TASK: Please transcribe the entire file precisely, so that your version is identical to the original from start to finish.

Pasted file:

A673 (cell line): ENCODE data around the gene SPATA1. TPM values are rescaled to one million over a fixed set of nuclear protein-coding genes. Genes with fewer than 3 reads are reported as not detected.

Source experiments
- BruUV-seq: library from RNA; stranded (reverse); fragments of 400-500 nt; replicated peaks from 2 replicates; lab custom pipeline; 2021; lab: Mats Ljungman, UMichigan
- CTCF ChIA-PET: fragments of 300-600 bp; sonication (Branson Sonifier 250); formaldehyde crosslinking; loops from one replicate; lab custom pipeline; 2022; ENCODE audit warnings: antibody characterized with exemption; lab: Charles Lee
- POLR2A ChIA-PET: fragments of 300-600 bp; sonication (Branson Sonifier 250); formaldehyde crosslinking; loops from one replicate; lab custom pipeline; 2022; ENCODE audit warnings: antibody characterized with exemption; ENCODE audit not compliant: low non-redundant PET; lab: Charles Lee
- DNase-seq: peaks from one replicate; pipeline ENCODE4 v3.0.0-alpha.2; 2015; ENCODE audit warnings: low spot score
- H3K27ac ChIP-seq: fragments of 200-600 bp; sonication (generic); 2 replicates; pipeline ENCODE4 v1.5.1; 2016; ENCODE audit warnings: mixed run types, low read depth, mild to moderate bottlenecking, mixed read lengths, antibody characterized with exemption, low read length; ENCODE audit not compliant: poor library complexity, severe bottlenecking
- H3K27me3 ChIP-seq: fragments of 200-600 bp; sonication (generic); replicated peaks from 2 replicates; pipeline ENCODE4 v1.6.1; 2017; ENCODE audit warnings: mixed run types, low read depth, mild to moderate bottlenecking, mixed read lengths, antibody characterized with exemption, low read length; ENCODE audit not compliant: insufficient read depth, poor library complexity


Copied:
A673 (cell line): ENCODE data around the gene SPATA1. TPM values are rescaled to one million over a fixed set of nuclear protein-coding genes. Genes with fewer than 3 reads are reported as not detected.

Source experiments
- BruUV-seq: library from RNA; stranded (reverse); fragments of 400-500 nt; replicated peaks from 2 replicates; lab custom pipeline; 2021; lab: Mats Ljungman, UMichigan
- CTCF ChIA-PET: fragments of 300-600 bp; sonication (Branson Sonifier 250); formaldehyde crosslinking; loops from one replicate; lab custom pipeline; 2022; ENCODE audit warnings: antibody characterized with exemption; lab: Charles Lee
- POLR2A ChIA-PET: fragments of 300-600 bp; sonication (Branson Sonifier 250); formaldehyde crosslinking; loops from one replicate; lab custom pipeline; 2022; ENCODE audit warnings: antibody characterized with exemption; ENCODE audit not compliant: low non-redundant PET; lab: Charles Lee
- DNase-seq: peaks from one replicate; pipeline ENCODE4 v3.0.0-alpha.2; 2015; ENCODE audit warnings: low spot score
- H3K27ac ChIP-seq: fragments of 200-600 bp; sonication (generic); 2 replicates; pipeline ENCODE4 v1.5.1; 2016; ENCODE audit warnings: mixed run types, low read depth, mild to moderate bottlenecking, mixed read lengths, antibody characterized with exemption, low read length; ENCODE audit not compliant: poor library complexity, severe bottlenecking
- H3K27me3 ChIP-seq: fragments of 200-600 bp; sonication (generic); replicated peaks from 2 replicates; pipeline ENCODE4 v1.6.1; 2017; ENCODE audit warnings: mixed run types, low read depth, mild to moderate bottlenecking, mixed read lengths, antibody characterized with exemption, low read length; ENCODE audit not compliant: insufficient read depth, poor library complexity